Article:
Clinton team sees clashes to come in Jones' suit President can't testify, do job, lawyers say

January 24, 1996|By Lyle Denniston | Lyle Denniston,SUN NATIONAL STAFF

WASHINGTON -- President Clinton's lawyers, trying anew to delay a sexual misconduct lawsuit against him, yesterday forecast a series of "constitutional clashes" between him and a federal judge over running the presidency if he also must defend himself in court.

The clashes, the president's private attorneys contend, could involve who gets to decide how Mr. Clinton spends his time and which of his official duties receives priority for his attention.

Mr. Clinton, a federal appeals court was told, cannot perform his presidential duties and simultaneously take part in defending himself against the lawsuit filed by a former Arkansas state employee, Paula Corbin Jones.

Inevitably, the president's official calendar would conflict with court dates or proceedings, his attorneys contended.

Ms. Jones has sued the president and an Arkansas state trooper, alleging that she was the target of unwanted sexual advances by Mr. Clinton at a Little Rock hotel in 1991 when he was governor of Arkansas. She is seeking $700,000 in damages.

In papers filed yesterday with the 8th U.S. Court of Appeals in St. Louis, the president's attorneys asked all 11 members of the court to reconsider a Jan. 9 ruling by a three-judge panel of that court that cleared Ms. Jones' lawsuit to go forward.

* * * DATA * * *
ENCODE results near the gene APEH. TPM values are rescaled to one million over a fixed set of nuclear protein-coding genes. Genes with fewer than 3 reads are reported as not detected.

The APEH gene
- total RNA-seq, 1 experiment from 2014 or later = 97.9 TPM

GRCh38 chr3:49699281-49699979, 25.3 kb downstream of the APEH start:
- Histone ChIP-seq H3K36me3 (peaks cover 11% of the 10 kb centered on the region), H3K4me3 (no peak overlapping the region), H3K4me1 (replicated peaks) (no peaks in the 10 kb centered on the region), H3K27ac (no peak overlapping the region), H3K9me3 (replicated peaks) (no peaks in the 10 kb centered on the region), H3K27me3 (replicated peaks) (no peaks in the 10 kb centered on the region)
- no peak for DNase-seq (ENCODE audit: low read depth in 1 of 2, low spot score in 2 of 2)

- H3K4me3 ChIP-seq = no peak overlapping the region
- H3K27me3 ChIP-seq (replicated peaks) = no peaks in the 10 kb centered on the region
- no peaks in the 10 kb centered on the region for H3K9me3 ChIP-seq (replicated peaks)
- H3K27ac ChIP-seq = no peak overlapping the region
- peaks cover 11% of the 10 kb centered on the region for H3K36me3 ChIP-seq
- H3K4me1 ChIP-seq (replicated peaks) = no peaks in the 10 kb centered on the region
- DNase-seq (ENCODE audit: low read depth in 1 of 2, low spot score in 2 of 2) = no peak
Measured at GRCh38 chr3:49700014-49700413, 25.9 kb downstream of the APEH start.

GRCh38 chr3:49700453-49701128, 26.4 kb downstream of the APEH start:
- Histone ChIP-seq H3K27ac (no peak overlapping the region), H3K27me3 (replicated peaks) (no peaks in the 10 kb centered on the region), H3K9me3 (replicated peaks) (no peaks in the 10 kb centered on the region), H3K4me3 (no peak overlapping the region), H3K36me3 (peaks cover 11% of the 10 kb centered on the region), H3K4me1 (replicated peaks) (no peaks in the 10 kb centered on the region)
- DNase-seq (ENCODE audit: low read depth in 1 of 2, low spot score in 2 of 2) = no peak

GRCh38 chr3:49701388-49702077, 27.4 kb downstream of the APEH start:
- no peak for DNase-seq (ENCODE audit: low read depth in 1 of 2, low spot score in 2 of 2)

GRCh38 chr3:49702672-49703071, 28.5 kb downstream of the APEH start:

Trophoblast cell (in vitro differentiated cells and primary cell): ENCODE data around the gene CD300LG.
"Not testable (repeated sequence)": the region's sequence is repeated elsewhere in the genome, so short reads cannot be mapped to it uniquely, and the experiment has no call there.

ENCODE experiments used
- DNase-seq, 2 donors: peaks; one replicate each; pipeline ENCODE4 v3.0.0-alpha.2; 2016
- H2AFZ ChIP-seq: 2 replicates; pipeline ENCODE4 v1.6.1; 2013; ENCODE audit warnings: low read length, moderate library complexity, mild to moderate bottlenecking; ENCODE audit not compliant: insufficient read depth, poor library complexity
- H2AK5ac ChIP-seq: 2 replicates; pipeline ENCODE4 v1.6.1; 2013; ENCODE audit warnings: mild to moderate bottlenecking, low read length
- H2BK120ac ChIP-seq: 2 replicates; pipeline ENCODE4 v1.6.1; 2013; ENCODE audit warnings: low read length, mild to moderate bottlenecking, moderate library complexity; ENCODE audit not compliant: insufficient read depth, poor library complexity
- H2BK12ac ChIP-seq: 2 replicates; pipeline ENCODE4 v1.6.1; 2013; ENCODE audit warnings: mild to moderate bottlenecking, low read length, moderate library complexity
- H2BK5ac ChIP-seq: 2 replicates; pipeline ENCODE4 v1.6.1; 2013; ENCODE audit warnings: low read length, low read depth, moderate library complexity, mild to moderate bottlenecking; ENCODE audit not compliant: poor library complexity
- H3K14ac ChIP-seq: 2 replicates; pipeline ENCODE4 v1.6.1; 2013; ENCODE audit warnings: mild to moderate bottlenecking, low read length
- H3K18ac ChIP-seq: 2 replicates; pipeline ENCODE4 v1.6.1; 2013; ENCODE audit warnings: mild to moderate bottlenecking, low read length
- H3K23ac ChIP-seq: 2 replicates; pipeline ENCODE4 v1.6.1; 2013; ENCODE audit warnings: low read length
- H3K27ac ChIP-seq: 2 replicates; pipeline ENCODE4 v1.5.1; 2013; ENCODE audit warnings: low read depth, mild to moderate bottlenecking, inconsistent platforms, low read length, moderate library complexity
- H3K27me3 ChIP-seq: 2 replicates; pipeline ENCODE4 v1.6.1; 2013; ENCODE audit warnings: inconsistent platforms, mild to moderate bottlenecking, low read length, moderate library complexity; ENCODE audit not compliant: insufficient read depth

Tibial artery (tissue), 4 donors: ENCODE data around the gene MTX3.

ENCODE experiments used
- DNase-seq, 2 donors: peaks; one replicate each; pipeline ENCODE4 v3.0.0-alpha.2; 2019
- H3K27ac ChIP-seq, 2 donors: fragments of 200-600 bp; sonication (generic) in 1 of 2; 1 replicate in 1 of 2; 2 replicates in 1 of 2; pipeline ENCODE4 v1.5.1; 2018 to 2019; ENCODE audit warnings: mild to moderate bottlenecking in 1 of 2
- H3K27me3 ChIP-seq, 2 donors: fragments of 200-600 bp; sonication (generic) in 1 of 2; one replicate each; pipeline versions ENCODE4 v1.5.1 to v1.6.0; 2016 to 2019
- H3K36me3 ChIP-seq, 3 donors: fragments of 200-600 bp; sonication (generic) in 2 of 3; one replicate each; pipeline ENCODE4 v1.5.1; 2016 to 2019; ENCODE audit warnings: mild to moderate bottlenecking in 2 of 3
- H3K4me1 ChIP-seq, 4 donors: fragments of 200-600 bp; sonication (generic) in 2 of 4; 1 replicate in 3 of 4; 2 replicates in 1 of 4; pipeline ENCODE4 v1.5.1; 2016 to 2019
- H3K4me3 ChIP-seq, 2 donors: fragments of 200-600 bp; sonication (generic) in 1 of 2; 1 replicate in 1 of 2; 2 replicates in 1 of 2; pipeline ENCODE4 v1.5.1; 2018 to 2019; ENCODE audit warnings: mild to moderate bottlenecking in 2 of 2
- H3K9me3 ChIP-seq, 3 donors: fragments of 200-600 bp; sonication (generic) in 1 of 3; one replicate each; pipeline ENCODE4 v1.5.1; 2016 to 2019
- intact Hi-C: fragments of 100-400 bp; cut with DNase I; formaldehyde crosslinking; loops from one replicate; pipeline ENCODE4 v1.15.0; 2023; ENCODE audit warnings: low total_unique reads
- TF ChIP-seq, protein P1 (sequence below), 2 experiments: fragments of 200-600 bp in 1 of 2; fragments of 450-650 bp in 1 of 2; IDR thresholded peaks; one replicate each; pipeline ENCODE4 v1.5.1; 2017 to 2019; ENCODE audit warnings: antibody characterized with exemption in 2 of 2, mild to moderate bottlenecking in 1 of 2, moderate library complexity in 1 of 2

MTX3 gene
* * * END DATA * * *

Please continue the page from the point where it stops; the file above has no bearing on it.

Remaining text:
The panel ruled by a 2-1 vote that Mr. Clinton has no immunity to the lawsuit and is not entitled to any delays, either. If that ruling goes into effect, Mr. Clinton could be forced to start answering questions from Ms. Jones' lawyers.

Mr. Clinton wants the case postponed until he has left office, one or five years from now. The president's White House advisers are clearly concerned that the case could unfold in the midst of Mr. Clinton's re-election campaign.

The appeals court panel's refusal to allow any delays left Mr. Clinton with the options first of asking the full court to step in and then, if that failed, to take the dispute on to the Supreme Court.

If his challenge goes all the way through that process, a final ruling could be put off until next year.

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